Arrests, Warrants & Probable Cause Attorney in Boston and Quincy, MA
Know your rights if you are arrested from an experienced attorney
A criminal case begins when a person is arrested, or taken into custody because he or she is accused of committing a crime. The nature of the crime may vary, from a first-time DUI to a violent crime like aggravated assault. Law enforcement must have a warrant or probable cause to make an arrest.
An arrest warrant is a legal document issued by a judge that authorizes the arrest and detention of a certain person. Law enforcement may pursue an arrest warrant if they have reason to believe that a person has committed a crime, in which case they must present the judge with sufficient evidence to justify the warrant.
Probable cause is required to obtain an arrest warrant or to make an arrest in other circumstances, without a warrant. Generally speaking, probable cause can be defined as a reasonable and well-founded suspicion, based on an officer’s observations or on information provided by others to the police, that the person in question had committed or was committing a crime. The determination of probable cause is outlined in Massachusetts Criminal Procedure Rule 3.1.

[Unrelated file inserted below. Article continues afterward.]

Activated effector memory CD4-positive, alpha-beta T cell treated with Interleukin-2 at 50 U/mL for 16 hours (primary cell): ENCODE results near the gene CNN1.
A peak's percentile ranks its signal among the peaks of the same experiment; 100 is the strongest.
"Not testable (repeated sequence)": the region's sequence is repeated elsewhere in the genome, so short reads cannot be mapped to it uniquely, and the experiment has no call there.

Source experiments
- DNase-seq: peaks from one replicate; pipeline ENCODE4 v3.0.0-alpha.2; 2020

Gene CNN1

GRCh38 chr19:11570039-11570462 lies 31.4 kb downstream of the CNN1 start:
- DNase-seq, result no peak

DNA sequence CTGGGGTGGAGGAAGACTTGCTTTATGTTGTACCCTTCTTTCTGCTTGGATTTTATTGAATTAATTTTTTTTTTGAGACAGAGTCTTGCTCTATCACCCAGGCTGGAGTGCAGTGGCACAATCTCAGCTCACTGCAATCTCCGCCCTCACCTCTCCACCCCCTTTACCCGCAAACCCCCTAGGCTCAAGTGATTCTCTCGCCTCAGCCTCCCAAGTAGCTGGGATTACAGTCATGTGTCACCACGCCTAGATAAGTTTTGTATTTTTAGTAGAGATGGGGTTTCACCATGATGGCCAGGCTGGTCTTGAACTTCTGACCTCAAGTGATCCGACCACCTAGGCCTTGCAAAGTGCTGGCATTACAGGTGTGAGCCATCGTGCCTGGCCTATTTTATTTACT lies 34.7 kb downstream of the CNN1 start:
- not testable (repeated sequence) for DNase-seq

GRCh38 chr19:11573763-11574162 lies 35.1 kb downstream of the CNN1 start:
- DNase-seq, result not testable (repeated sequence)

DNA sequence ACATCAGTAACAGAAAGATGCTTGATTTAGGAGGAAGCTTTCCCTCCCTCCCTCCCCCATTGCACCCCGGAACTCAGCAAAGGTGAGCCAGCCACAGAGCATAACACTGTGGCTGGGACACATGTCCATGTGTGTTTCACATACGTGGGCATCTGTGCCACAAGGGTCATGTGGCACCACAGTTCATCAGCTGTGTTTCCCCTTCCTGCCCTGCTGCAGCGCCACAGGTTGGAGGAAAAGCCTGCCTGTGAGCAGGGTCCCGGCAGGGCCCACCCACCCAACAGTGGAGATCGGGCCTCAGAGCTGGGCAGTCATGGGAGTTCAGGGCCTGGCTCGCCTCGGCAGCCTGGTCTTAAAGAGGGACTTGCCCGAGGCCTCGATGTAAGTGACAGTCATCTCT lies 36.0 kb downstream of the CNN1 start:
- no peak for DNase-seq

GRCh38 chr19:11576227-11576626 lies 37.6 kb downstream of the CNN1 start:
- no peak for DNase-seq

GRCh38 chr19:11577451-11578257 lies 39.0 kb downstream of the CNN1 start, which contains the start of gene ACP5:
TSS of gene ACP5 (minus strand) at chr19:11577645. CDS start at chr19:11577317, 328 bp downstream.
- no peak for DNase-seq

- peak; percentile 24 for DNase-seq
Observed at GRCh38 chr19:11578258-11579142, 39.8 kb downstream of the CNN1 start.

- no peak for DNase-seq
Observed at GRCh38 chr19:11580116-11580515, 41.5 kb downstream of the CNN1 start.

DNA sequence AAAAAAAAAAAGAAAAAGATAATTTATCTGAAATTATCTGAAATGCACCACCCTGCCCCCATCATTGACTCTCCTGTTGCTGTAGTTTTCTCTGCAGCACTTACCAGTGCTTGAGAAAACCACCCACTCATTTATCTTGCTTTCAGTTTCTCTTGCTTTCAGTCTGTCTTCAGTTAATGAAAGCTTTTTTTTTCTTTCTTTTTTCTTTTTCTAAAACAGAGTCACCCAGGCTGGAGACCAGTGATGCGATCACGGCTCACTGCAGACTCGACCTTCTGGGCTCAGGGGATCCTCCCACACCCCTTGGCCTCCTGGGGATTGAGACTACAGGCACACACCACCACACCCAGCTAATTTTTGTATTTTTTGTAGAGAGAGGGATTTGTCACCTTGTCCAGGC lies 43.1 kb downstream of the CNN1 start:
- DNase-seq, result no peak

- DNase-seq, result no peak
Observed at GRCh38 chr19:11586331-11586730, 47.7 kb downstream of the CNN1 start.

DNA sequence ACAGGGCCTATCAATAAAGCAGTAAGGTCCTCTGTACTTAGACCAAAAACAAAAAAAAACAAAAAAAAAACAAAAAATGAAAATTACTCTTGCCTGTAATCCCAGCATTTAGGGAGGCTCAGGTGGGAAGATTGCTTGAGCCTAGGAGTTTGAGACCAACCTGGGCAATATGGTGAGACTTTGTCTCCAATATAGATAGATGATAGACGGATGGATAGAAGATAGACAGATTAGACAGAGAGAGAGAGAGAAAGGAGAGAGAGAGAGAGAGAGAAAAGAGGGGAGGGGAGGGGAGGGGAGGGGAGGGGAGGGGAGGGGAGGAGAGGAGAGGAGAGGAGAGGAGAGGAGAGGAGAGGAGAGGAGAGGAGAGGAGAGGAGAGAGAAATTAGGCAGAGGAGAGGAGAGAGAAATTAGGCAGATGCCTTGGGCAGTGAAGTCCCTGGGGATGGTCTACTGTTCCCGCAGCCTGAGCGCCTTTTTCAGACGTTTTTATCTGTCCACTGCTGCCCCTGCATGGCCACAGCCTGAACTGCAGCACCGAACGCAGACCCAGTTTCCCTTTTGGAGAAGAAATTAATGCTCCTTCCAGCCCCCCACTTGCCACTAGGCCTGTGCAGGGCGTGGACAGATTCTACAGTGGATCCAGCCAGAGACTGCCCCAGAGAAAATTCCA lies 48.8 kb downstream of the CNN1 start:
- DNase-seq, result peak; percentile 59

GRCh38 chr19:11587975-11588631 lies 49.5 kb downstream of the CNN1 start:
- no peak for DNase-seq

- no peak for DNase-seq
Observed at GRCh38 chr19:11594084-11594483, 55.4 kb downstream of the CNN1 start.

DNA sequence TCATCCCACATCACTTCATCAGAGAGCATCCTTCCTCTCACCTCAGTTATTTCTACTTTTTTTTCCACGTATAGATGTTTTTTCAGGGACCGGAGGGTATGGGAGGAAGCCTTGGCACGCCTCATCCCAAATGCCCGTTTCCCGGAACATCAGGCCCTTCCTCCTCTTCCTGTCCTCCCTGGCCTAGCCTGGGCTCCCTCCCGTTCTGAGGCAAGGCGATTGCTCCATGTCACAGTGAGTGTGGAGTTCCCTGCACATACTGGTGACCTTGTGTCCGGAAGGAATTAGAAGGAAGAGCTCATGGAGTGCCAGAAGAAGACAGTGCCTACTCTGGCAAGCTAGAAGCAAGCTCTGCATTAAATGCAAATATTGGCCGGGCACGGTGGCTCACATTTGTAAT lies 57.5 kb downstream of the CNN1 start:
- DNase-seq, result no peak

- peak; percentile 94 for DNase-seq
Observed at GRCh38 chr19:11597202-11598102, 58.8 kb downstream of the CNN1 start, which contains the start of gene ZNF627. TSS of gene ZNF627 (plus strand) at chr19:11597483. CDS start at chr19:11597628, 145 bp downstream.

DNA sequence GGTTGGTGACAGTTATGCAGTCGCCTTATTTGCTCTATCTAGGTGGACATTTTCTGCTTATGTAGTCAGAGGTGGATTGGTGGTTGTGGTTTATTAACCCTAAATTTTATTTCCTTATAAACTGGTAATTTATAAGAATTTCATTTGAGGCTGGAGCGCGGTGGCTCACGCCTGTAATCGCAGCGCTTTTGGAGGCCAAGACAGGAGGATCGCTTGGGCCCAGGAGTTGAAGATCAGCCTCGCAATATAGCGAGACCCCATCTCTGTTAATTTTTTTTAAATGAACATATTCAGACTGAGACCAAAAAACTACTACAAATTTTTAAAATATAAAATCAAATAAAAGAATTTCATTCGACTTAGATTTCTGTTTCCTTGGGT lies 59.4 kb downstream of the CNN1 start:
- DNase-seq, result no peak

Other Arrest Scenarios
A person may be arrested without a warrant, in specific scenarios. If a law enforcement officer observes a person committing a crime, he or she has the authority to detain that person. According to Massachusetts General Laws Part IV, Title II, Chapter 276, § 28, law enforcement officers are authorized to arrest and detain any person found in the act of stealing property, abuse, and assault and battery against a family member. Officers may make arrests without warrants if the officer has valid knowledge of a warrant against a person.
Your Rights if Arrested
If you are arrested, law enforcement has a duty to inform you of your rights. This is accomplished by way of the Miranda warning, which essentially states (with some variation depending on the jurisdiction):
- You have the right to remain silent. Anything you say can and will be used against you in a court of law. You have the right to an attorney. If you cannot afford an attorney, one will be provided for you. Do you understand these rights as I have read them to you?
Exercising these rights is one of the most important things you can do if you are ever arrested. Though it may be tempting to try to explain what occurred, any statements you make could be misconstrued as admissions of guilt or may be used to gather condemning evidence against you. Remain silent and demand an attorney. Involving a legal professional will help ensure that you have someone on your side. Law enforcement officers are not there to help you – they are looking for ways to put you behind bars. Call an attorney and make sure your interests are protected.
Arrested in Boston? You are in a precarious position, and the steps you take now may directly impact any future criminal charges and even the outcome of your case. Contact a Boston criminal defense lawyer at Keegan Law today to get guidance from a team that includes former police officers and a former prosecutor.